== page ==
Cancer situation alarming in Nagaland

Kohima: Nagaland has been listed as one of the leading cancer affected states in India with reported detection rate of at least 500 new cases annually, but despite the alarming high cancer incidence there is still no cancer hospital in the State.

These statistics were revealed by the Officer of Cancer Control Programme Officer Nagaland Dr Hotokhu Chishi at the Cancer Awareness Programme held at Dimapur, where he revealed that 520 cases of cancer were detected in 2010 alone. Out of these, 348 were male and 172 female.

Among the cancers, stomach cancer has been found to be the most common, while the risk age group is 45 to 49 years. Over 80 per cent of the patients are detected with the disease at a late stage thereby needing longer period of treatment or lesser chances of survival.

He informed that during the year 2009-2010, there were 759 cases of cancer were detected in Nagaland out of which 491 patients were male and 268 female.

Resource person Dr R Medhi said cancer can be prevented and cured if detected in the early stage.

He also observed that the pattern of cancer in Nagaland is different from the mainland.

”If the disease is detected during stage-1 and stage-2, chances of cure are higher but if it reaches stage 3-4, chances of cure stands at 5 per cent only,” the doctor stated. He also noted that despite having a 19 lakh population, there is still no cancer hospital in Nagaland.

Strawberry become fodder for want of preservation: No one would believe it, but it is true that the high accessory fruit like strawberries are being fed to pigs in some parts of Nagaland for lack of post harvest technologies in preserving fruits and other agriculture products.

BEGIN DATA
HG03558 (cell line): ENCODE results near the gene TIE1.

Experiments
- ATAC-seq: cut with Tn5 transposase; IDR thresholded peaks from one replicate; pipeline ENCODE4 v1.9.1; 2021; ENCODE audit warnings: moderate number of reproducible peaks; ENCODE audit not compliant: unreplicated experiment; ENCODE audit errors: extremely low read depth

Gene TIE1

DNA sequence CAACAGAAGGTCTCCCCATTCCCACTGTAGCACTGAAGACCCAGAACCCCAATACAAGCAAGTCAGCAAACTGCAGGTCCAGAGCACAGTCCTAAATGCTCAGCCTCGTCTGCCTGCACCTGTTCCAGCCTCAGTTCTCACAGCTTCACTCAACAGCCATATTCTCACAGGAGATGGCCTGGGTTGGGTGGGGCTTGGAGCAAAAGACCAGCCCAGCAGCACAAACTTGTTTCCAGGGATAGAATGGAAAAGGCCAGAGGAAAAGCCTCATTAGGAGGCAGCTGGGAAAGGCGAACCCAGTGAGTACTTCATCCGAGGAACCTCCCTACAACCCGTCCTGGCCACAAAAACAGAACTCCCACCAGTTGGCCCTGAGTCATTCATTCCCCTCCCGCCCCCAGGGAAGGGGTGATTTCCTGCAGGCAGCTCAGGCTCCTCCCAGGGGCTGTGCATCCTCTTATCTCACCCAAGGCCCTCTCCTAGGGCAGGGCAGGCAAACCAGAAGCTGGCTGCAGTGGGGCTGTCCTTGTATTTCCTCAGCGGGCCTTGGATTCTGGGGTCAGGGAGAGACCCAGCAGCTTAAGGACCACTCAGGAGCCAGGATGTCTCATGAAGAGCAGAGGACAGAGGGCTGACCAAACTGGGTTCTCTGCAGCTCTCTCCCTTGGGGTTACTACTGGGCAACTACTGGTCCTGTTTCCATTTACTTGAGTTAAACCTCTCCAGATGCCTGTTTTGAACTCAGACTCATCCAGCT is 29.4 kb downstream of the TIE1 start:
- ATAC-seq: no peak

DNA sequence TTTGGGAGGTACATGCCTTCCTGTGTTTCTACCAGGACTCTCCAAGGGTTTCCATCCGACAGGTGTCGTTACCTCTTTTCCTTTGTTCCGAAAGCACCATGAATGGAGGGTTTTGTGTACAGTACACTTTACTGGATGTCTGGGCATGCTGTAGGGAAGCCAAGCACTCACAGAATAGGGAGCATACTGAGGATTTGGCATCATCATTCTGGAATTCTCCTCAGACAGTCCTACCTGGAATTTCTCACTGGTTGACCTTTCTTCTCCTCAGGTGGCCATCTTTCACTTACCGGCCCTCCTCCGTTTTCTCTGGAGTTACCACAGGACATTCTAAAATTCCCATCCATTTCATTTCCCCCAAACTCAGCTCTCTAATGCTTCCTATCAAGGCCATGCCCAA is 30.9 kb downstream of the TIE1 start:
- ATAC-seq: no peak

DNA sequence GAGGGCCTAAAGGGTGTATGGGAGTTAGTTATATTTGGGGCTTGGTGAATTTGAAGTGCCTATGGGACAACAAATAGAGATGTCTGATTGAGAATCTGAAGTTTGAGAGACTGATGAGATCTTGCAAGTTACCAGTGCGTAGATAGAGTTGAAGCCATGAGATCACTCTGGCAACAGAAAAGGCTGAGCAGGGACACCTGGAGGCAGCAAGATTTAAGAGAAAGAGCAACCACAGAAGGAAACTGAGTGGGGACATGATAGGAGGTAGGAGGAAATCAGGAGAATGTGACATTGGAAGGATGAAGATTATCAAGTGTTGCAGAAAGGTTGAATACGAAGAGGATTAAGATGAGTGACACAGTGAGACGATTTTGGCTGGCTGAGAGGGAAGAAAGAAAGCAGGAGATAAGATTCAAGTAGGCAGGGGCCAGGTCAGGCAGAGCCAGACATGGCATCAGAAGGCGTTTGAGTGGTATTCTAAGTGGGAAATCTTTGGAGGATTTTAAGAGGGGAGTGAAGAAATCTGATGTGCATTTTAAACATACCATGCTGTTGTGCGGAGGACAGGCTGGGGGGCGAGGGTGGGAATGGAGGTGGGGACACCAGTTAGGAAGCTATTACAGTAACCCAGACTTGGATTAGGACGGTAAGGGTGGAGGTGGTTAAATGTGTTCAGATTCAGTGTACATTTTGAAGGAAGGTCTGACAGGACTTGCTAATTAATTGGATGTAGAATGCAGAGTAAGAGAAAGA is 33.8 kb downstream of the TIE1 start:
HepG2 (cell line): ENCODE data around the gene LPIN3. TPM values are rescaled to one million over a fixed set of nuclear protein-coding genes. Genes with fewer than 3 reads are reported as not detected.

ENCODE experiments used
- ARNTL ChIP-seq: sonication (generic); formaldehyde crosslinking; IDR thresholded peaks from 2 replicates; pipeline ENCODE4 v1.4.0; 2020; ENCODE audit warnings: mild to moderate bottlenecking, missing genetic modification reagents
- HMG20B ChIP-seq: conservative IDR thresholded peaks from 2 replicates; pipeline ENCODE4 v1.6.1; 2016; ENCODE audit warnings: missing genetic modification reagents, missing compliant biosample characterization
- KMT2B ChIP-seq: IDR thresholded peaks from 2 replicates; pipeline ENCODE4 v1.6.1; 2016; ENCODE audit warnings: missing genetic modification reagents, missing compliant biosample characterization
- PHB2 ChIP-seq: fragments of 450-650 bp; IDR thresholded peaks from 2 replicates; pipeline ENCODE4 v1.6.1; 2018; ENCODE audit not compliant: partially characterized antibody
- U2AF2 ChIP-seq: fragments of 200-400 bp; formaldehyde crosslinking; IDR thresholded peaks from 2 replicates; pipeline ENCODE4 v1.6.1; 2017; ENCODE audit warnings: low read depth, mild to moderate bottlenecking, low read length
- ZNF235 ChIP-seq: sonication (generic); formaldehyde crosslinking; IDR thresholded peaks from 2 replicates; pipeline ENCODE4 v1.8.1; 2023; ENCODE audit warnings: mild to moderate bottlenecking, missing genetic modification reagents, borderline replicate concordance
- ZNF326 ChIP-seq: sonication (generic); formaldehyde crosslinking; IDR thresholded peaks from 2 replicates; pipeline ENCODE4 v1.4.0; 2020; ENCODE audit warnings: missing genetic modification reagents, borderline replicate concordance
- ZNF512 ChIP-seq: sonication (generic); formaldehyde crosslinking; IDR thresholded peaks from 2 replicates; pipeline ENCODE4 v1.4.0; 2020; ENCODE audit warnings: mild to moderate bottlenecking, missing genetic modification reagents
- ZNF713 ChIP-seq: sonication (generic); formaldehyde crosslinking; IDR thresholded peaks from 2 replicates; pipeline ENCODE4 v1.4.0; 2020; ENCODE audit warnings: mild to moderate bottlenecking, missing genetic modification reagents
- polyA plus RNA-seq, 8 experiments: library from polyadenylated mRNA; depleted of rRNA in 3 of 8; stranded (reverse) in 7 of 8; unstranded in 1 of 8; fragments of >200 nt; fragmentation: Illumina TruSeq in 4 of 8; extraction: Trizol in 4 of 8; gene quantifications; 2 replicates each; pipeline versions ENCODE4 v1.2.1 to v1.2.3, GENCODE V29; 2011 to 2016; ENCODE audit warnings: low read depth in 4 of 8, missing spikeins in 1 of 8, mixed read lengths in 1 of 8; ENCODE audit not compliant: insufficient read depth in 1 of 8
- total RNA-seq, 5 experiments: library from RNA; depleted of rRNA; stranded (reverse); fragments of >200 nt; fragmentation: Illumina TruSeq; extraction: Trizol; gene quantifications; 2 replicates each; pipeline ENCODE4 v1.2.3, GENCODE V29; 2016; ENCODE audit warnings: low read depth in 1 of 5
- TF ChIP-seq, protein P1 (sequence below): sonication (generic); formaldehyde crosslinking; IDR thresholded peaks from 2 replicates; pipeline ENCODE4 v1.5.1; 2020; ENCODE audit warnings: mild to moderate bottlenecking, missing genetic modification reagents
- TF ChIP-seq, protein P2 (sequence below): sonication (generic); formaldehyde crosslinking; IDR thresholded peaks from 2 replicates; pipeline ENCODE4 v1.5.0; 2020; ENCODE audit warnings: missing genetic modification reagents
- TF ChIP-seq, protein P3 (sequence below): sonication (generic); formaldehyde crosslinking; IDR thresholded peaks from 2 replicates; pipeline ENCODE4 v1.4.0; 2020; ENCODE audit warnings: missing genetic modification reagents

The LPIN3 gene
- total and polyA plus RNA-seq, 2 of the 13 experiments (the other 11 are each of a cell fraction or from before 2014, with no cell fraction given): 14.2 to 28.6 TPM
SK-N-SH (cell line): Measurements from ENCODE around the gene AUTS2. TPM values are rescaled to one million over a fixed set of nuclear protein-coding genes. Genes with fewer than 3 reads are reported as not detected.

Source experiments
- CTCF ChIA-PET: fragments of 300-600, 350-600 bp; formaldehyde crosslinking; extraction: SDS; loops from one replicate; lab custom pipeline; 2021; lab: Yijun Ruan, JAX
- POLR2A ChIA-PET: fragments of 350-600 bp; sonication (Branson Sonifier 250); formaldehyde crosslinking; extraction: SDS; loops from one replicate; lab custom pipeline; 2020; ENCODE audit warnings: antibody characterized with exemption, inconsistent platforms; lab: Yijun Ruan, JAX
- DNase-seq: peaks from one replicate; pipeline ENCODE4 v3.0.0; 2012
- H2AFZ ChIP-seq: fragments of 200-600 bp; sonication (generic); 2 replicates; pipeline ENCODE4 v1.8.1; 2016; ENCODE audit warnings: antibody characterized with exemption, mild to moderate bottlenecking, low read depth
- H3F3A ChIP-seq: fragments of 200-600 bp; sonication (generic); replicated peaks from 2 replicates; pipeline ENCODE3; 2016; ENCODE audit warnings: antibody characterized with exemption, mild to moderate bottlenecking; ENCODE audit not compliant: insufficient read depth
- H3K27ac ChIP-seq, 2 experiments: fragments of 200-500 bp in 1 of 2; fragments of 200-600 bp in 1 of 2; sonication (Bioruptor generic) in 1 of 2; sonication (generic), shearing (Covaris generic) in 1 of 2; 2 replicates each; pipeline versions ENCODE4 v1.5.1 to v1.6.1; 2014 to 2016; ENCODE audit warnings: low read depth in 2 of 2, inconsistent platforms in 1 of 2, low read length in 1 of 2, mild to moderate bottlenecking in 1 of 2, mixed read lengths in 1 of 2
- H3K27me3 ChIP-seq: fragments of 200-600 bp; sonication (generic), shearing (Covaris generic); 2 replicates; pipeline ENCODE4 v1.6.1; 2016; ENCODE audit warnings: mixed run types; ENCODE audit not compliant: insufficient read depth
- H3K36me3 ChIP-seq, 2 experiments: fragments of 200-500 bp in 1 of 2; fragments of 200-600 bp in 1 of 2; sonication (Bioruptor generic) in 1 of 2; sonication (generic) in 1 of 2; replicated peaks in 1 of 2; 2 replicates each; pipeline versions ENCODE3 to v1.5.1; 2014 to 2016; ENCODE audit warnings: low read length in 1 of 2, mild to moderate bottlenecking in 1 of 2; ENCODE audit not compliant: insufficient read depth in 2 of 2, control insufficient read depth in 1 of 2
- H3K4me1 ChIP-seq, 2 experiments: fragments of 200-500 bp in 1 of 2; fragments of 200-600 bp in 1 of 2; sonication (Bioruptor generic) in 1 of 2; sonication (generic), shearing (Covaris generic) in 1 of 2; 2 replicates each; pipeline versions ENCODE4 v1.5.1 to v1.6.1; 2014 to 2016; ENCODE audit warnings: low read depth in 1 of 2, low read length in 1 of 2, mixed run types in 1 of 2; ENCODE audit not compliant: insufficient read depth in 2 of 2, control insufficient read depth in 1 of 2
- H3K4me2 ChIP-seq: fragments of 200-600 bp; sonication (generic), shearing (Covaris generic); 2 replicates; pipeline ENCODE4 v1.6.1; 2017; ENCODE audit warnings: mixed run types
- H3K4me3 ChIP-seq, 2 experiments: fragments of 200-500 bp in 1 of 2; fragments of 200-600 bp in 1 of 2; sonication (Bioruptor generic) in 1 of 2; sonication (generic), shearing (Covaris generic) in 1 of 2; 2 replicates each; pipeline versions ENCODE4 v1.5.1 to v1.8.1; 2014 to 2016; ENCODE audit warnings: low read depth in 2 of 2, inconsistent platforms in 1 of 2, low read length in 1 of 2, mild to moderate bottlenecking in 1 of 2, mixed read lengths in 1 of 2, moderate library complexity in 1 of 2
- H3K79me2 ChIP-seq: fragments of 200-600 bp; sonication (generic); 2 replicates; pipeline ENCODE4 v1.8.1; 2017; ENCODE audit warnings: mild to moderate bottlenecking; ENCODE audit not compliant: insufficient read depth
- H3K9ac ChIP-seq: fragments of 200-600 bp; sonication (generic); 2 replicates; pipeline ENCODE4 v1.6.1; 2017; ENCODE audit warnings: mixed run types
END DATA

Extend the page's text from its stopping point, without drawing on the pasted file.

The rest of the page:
Speaking at a workshop on Packaging of Processed Fruits for Micro, Small and Medium Industries at Dimapur on Saturday, Nagaland Agriculture Production Commissioner and Principal Secretary (Agriculture) H K Khulu admitted that wastage of produce ”is very very high” in Nagaland and put it down to lack of post harvest technologies that gives rise to the scenario of strawberries being fed to pigs in some parts of Nagaland.

Pointing out that agricultural sector constitutes 24 per cent of the state GDP, he rued, ”Yet we do not see any of our produce in the market.”

Mr Khulu admitted that Nagaland still haven’t been able to ‘make much headway’ in Packaging Industry while conceding it as ‘one of the weakest link in the chain value.’ He said despite efforts from the Government we are yet to ‘dent even the domestic market’ not to talk of international markets”.

He attributed this largely to the fact that ”we still have not waken up to realities” as well as lack of private sector in the state. On this context, he urged entrepreneurs to come forward and get involved in the packaging aspect.

While insisting that there are numbers of credit and support schemes under various departments of the government, Mr Khulu reminded that ‘loans are not subsidies.’ Admitting that the state government is indeed embarrassed at the very low recovery of loans, Mr Khulu said, ”Remember loans are not subsidies, it has to be repaid.” (UNI)

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